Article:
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"And the Lord said unto Abraham, Know of a surety that thy seed shall be a stranger in a land that is not theirs, and shall serve them; and they shall afflict them four hundred years: and also that nation, whom they shall serve, will I j udge: and afterwards shall they come out with great substance. And thou shalt go to thy fathers in peace; thou shalt be buried in a good old age. But in the fourth generation they shall come hither again; for the iniquity of the Amorites (the natives of the land, who must be driven out or destroyed, in order to give you Hebrews possession of it,) is not yet full In that
same day the Lord made a covenant with Abraham, saying, Unto thy seed have I given this land, from the river of Egypt unto the great river, the river Euphrates."*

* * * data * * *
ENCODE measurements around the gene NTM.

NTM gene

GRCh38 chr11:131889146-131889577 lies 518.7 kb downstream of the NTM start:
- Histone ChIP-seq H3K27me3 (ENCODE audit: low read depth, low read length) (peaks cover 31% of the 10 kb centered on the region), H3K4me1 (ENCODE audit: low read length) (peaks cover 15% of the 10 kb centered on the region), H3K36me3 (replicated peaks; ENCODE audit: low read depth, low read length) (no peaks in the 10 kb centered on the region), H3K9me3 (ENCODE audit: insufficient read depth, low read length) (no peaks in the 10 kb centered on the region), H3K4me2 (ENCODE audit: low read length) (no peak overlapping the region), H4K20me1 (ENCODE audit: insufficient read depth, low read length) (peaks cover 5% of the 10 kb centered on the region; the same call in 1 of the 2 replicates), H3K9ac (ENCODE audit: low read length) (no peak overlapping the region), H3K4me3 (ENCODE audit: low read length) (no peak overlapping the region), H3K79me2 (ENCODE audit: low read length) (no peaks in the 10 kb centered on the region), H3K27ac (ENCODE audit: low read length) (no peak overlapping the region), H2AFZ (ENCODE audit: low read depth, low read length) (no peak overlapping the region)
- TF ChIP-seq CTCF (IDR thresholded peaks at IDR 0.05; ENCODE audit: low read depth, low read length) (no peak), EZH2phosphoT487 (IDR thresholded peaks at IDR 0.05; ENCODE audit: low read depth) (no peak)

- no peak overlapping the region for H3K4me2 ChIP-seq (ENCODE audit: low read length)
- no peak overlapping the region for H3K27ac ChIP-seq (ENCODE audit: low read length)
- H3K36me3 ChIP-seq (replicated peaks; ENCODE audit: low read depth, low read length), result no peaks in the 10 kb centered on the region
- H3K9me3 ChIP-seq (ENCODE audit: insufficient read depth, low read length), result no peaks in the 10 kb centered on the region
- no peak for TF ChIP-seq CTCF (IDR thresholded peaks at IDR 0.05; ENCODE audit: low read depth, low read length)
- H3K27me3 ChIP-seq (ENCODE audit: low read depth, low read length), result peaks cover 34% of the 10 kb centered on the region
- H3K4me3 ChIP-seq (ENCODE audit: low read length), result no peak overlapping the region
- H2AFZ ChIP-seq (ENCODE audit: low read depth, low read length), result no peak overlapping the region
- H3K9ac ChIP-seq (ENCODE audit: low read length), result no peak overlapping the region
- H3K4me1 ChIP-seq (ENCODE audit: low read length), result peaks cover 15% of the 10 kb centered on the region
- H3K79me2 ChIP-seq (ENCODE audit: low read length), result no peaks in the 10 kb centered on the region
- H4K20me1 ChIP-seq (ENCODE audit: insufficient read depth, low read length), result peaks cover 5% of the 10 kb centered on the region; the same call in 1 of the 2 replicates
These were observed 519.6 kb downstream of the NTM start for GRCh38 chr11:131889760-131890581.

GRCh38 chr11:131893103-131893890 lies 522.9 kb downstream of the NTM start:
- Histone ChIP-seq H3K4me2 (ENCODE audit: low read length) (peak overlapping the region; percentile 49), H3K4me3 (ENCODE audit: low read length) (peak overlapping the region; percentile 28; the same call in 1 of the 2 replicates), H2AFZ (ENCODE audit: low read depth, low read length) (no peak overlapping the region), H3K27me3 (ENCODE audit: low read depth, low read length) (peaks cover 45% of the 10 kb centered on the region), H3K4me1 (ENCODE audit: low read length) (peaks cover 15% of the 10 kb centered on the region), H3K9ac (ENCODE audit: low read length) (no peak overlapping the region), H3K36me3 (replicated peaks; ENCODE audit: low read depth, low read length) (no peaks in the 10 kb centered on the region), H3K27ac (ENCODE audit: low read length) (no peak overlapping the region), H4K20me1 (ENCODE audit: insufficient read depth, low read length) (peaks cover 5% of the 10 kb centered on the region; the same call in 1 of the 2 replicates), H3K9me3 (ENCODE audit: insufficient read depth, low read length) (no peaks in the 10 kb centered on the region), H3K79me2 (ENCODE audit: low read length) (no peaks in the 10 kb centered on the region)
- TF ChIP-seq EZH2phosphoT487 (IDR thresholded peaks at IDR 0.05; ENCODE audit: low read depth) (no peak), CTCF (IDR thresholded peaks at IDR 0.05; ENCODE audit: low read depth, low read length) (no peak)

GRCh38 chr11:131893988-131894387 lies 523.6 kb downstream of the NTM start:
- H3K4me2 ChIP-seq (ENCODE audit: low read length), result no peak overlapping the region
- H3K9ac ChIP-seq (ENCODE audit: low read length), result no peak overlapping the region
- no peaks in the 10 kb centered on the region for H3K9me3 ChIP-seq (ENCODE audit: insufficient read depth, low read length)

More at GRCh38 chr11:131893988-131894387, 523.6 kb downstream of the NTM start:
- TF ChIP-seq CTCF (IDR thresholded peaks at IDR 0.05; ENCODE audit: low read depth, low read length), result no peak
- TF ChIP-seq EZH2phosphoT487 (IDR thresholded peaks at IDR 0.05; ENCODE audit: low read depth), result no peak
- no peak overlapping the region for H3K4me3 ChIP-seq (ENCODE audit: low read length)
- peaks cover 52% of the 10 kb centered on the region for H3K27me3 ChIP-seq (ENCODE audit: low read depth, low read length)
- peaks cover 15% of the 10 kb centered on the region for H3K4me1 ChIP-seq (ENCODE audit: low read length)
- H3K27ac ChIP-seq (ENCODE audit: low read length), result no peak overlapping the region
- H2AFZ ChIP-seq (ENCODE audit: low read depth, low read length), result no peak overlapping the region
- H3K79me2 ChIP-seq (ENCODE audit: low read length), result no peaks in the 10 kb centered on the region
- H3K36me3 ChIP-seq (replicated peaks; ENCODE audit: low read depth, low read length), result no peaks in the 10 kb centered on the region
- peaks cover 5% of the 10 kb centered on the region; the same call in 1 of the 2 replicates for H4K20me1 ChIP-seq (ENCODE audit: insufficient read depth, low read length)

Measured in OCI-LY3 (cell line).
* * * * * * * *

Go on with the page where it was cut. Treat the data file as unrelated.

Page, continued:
Here, in addition to the particulars already mentioned, namely, the formation of the people into a distinct nation, and the gift of a particular land for their residence; it is predicted, that before they entered into possession of this land, they should be an afflicted and enslaved\ people, and
* Gen. xv. 13—18.
f This distinction "between the affliction and the bondage of the Israelites,—the former including the latter, but not confined to it—throws light upon the difficulty which has been experienced respecting the period of 400 years here mentioned. "Their actual bondage in Egypt was of comalso that God would execute judgment upon the nation which enslaved them. Who that has ever read the book of Genesis, can be ignorant of the simple, beautiful, and singularly interesting history of Joseph and his brethren; in the course of which the special providence of Jehovah is so clearly marked, and in the sequel of which the aged Jacob and his household, threescore and ten persons, were brought into Egypt? And now the prophecy, implying that they should continue a separate people, was put to trial. Seventy emigrants, settling in the midst of a great nation, their brother the prime minister of the state, and themselves well received by the king for their brother's sake,—in the common course